The outbreak of the Covid-19 epidemic in India has proven to be not only a
humanitarian disaster, but also a massive economic disaster. Restrictions on the
movement of people and products, except for those engaged in vital services,
have cast severe doubt on the ability of parties to fulfill their contractual
duties when they are not defined as essential services. Uncertainty about
contract fulfilment has led to parties imagining contract breaches and analyzing
their rights and remedies in response.
The Covid-19 pandemic has unquestionably been a long era of suffering. This loss
has taken on a humanitarian as well as a business and economic dimension. The
restriction of travel, combined with the loss of lives, is the primary
impediment to the fulfilment of economic commitments in the pandemic period.
It is not only harmful to the breaching party's financial and moral well-being,
but it is also dangerous to the party on the opposite side of the contract
Nonetheless, given the ambitious nature of legal professionals and scholars, the
principles of Force Majeure and Frustration of Contracts in the Indian Contract
Act,1872 provide much-needed relief.
In the event of Force Majeure or contract
frustration, unlike solitary and temporary events, COVID-19 is still going on
and is unprecedented in terms of instances that the legal sector has been aware
of in the past. To put it another way, a tsunami or earthquake is an event that
occurs just once in most cases, disrupting legally required operations. However,
the epidemic continues to elicit government-sanctioned limits and general
precautions, which may hinder transportation and full-time work, so breaching
Due to the COVID-19 pandemic, the concept of force majeure has become a
contentious matter. Due to delays in payments, completion of conditions
precedent, or any other requirements agreed upon by the parties to contracts,
the pandemic has resulted in the breaking of many contracts. Due to COVID-19,
contracting parties have been unable to fulfil their contractual commitments,
despite their best efforts, and have attempted to rely on force majeure to
protect their own interests.
The federal government released an office
memorandum on February 19, 2020, stating that supply chain disruptions caused by
COVID-19 should be considered a natural calamity, and force majeure clauses may
be implemented in such cases. Force majeure may be declared in cases where it is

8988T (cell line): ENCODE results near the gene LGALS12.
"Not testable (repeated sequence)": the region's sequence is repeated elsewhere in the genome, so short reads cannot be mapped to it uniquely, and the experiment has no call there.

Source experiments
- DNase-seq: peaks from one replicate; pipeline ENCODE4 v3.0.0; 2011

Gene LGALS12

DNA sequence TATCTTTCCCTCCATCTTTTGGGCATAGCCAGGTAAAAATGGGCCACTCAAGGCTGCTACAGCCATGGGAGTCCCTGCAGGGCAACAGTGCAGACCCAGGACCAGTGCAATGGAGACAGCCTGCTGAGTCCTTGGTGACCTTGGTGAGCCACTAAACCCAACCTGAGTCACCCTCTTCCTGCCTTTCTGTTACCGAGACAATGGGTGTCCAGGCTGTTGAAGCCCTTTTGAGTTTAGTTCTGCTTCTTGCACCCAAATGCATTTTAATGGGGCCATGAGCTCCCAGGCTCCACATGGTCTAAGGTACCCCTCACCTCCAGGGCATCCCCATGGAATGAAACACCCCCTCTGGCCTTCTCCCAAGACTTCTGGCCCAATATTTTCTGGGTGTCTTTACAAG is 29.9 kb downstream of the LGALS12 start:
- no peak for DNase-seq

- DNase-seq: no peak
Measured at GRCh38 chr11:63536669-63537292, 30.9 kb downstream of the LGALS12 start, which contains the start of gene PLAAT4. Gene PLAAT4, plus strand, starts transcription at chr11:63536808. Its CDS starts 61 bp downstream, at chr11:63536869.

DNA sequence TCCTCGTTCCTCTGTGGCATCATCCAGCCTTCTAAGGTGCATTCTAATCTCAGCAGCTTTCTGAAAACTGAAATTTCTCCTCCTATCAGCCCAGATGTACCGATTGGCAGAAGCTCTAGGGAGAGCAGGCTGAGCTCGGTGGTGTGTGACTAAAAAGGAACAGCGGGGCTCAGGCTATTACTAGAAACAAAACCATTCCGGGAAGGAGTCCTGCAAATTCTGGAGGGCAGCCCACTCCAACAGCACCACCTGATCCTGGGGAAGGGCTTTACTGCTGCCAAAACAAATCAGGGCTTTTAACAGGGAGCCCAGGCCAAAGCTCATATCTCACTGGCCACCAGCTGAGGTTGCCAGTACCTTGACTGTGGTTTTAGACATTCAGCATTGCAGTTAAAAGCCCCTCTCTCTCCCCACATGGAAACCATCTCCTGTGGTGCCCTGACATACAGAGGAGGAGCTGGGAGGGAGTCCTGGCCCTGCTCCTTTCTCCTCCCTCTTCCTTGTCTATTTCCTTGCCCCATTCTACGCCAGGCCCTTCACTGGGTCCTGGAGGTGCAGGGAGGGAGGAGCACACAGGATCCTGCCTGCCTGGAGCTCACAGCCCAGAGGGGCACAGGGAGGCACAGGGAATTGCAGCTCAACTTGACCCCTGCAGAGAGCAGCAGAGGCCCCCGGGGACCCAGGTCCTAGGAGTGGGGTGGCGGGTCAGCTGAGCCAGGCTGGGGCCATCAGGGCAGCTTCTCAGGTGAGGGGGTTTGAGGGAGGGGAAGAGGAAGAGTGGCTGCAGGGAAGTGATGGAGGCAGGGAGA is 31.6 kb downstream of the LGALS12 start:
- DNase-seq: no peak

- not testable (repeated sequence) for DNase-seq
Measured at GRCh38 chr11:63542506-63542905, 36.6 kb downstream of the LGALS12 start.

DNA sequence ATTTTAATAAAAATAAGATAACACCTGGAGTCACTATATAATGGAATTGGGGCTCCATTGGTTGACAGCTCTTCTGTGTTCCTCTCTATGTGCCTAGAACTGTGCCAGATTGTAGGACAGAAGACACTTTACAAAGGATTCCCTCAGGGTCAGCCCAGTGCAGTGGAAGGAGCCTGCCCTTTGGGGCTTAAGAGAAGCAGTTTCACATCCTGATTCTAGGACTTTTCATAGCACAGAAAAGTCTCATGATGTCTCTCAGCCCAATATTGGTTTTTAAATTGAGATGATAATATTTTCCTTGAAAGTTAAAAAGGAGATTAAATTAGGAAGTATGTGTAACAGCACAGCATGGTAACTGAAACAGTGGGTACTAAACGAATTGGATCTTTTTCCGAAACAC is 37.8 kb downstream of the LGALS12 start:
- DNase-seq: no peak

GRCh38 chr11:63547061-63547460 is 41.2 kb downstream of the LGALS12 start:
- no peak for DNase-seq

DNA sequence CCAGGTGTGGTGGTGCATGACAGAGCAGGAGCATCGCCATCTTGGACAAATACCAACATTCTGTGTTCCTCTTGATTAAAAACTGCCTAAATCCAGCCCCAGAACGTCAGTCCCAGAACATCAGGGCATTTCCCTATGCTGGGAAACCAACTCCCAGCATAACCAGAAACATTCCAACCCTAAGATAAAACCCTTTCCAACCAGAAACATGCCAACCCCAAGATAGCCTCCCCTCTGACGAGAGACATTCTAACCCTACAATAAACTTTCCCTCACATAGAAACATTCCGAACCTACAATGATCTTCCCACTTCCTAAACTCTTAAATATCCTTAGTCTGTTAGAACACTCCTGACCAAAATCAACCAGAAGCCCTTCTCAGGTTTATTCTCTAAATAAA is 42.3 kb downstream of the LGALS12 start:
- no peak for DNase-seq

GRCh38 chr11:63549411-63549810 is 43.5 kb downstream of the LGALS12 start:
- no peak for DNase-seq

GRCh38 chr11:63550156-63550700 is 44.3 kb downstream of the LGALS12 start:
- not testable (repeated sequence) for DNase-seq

regarded suitable, according to the office memorandum; nevertheless, it does not
apply in all scenarios and will only apply on a conditional basis.
The doctrine of frustration in section 56 of the Indian Evidence Act, 1872 and
the paragraph two of the said section enumerates the law relating to contract
termination due to the impossibility or illegality of the act agreed to be
performed. The phrasing of this paragraph is extremely generic, and even though
the visuals accompanying it aren't particularly cheerful, they can't be said to
contradict the general phrases used in the enactment. It is apparent that the
word impossible was not used in the sense of physical or literal impossibility
in this context.
The performance of an act may not be physically impossible, but
it may be impracticable and useless in terms of the object and purpose that the
parties had in mind; and if an unfavourable event or change of circumstances
completely upends the very foundation upon which the parties had built their
relationship, the parties relationship will be irreversibly shattered. Based on
their agreement, it is reasonable to conclude that the promisor finds it
difficult to perform the act that he pledged to perform. This has been the main
point to be decided in the case of Satyabrata Ghose vs. Mugneeram Bangur and
Company and ors.
Facts Of The Case
The facts giving rise to this appeal are largely undisputed, and the dispute
between the parties revolves around whether a contract for the sale of land to
which this litigation relates was discharged and came to an end due to certain
supervening circumstances that affected the performance of a material part of
it. It will be required to provide a brief narrative of the material facts to
grasp the merits of the debate.
The Defendant firm, which is the principal Respondent in this appeal, is the
owner of a huge plot of property in Greater Calcutta, near the Dhakuria Lakes.
The firm began a project known as Lake Colony Scheme No. 1 for the development
of this land for residential uses, and as part of the scheme, the entire area
was divided into many plots for sale, with offers from prospective buyers being
sought. The company's strategy appeared to be to enter into agreements with
several buyers for the sale of these plots of property and at the time of the
agreement, they received only a small amount of the consideration money as an
earnest deposit. The corporation agreed to install the toads and drains required
to make the lands fit for building and residential use, and the purchaser would
be required to complete the conveyance by paying the remainder of the
consideration money as soon as they were done.
One of the purchasers who entered a contract with the corporation for the
purchase of a plot of land covered by the scheme was Bejoy Krishna Roy, who was
Defendant No. 2 in the litigation and features as a pro forma Respondent in this
appeal. Also, the plaintiff appellant was made a nominee by the purchaser for